LONDON: US Defense Secretary Lloyd Austin III has ordered the military’s top commander for the Middle East to brief him on details of a 2019 airstrike that killed dozens of women and children in Syria, the Pentagon said.
Austin requested the briefing after allegations by the New York Times that top officers and civilian officials sought to conceal the casualties of the strike, said Pentagon spokesman John Kirby.
The 2019 strike, exposed by the NYT over the weekend, took place in the town of Baghuz, in Daesh’s last holdout before the end of its so-called caliphate.
A drone controller witnessed a jet drop a bomb on what the operator estimated to be 50 women and children, but the military has now admitted that 80 people were killed, dozens of them women and children.
“Who dropped that?” a confused analyst typed on a secure chat system being used by those monitoring the drone, two people who reviewed the chat log recalled. The NYT reported that another responded: “We just dropped on 50 women and children.”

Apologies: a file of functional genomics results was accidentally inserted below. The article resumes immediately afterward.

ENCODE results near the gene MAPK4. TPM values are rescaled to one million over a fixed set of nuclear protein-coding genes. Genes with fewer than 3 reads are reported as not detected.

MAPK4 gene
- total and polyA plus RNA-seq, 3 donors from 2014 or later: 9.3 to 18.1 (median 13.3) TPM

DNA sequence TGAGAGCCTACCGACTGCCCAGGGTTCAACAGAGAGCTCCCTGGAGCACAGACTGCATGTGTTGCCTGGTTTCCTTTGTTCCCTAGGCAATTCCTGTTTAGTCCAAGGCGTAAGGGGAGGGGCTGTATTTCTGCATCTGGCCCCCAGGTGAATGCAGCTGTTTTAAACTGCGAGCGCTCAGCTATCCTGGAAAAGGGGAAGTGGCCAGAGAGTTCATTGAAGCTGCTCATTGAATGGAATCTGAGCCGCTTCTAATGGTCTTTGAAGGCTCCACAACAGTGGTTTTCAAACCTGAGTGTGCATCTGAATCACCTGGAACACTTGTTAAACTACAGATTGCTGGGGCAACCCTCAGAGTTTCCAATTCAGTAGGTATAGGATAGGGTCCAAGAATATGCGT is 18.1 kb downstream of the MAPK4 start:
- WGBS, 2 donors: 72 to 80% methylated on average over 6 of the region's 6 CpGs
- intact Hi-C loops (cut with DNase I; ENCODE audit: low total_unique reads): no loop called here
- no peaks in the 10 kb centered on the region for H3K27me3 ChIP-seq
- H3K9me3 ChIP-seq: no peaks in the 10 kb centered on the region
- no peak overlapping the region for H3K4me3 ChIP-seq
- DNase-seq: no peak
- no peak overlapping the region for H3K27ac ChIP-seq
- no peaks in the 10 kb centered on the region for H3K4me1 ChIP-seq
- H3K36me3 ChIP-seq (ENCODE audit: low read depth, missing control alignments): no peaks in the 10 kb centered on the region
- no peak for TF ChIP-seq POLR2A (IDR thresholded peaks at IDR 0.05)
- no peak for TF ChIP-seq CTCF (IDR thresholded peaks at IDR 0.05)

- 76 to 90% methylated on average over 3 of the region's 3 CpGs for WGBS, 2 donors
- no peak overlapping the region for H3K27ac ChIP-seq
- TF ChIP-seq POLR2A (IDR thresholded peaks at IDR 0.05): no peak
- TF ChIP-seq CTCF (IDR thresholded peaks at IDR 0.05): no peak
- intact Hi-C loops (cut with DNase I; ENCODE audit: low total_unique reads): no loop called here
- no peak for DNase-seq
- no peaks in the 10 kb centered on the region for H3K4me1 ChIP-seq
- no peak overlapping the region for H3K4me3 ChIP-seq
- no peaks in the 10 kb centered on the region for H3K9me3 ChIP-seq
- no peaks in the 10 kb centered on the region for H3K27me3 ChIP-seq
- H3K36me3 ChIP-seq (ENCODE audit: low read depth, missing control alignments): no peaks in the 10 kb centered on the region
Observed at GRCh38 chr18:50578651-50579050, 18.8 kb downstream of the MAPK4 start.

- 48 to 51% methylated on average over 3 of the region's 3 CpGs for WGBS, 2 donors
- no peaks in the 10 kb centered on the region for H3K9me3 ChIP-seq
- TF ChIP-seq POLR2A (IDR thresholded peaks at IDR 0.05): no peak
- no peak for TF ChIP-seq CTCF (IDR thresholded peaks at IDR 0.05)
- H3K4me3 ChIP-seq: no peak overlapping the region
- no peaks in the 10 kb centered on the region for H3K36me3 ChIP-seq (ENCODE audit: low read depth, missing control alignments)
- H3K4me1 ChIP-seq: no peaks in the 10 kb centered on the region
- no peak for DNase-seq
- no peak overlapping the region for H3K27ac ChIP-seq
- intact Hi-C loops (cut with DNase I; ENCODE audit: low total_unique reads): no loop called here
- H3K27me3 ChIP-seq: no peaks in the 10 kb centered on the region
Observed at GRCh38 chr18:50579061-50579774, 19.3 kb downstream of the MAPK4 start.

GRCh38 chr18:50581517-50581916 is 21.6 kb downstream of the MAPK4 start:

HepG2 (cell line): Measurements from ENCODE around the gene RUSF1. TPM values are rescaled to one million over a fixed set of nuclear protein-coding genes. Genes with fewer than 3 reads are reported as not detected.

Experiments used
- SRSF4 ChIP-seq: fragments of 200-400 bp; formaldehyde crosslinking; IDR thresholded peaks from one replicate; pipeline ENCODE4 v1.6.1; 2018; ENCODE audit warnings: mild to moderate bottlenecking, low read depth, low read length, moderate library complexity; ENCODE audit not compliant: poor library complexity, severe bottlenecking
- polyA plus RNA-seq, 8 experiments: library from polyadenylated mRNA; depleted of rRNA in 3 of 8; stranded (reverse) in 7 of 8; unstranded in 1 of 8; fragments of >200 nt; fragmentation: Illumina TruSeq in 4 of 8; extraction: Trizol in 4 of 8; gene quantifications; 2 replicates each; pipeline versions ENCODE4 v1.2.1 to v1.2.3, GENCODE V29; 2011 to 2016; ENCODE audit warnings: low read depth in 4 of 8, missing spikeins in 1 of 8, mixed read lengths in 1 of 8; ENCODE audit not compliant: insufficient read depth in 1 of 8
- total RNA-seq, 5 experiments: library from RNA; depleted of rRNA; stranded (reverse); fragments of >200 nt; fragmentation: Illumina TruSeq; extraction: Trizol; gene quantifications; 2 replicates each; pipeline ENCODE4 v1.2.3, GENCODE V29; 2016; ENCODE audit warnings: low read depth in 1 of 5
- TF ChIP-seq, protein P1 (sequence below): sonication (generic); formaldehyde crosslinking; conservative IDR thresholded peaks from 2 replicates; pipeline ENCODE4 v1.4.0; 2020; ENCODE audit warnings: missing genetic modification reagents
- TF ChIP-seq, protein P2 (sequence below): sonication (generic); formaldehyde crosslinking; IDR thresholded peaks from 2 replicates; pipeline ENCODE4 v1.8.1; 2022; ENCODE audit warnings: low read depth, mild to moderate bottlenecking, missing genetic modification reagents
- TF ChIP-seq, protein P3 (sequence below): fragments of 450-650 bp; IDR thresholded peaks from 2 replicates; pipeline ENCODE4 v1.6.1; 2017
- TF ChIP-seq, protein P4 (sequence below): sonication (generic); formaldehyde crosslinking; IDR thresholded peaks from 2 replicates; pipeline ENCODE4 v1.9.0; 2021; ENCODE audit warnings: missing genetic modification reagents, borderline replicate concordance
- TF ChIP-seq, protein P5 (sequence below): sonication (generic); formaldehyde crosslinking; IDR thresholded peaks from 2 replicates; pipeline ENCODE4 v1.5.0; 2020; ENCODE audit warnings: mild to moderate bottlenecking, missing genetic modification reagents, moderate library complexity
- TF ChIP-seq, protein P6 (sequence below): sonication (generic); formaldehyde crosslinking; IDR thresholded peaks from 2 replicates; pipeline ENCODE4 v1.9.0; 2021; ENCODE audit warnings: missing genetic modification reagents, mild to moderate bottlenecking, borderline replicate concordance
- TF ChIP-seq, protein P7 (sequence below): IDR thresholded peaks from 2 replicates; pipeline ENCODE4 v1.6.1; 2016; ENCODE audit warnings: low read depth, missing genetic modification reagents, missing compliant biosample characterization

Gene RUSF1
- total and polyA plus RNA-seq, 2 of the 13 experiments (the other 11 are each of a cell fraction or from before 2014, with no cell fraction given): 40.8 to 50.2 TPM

Two more large bombs were dropped on the crowd, wiping out anyone who survived the initial blast.
It is one of the highest civilian casualty incidents in the international coalition’s war against Daesh, but it had never been publicly acknowledged by military officials.
Despite legal officers immediately reporting the incident up the chain of command, a thorough investigation into the bombing was never conducted.
Gen. Kenneth F. McKenzie Jr., head of US Central Command — which oversaw the air war in Syria — will “brief (Austin) more specifically on that particular airstrike” and its handling, the Pentagon said.
Kirby refused to comment on the strike in a press briefing. “I’m not going to relitigate a strike that happened back in March of 2019,” he said, instead emphasizing and defending US procedures intended to mitigate harm against civilians.
“No military in the world works as hard as we do to avoid civilian casualties,” Kirby said. “That doesn’t mean that we don’t always get it right. We don’t. We work hard to avoid civilian harm. We also want to take a look at ourselves.”
Last week, after the NYT sent its findings to US Central Command, it acknowledged the attack for the first time and admitted that it killed 80 people.
Human rights advocates expressed outrage on Monday at the strike and the military’s handling of it, and called on Congress to open an independent investigation.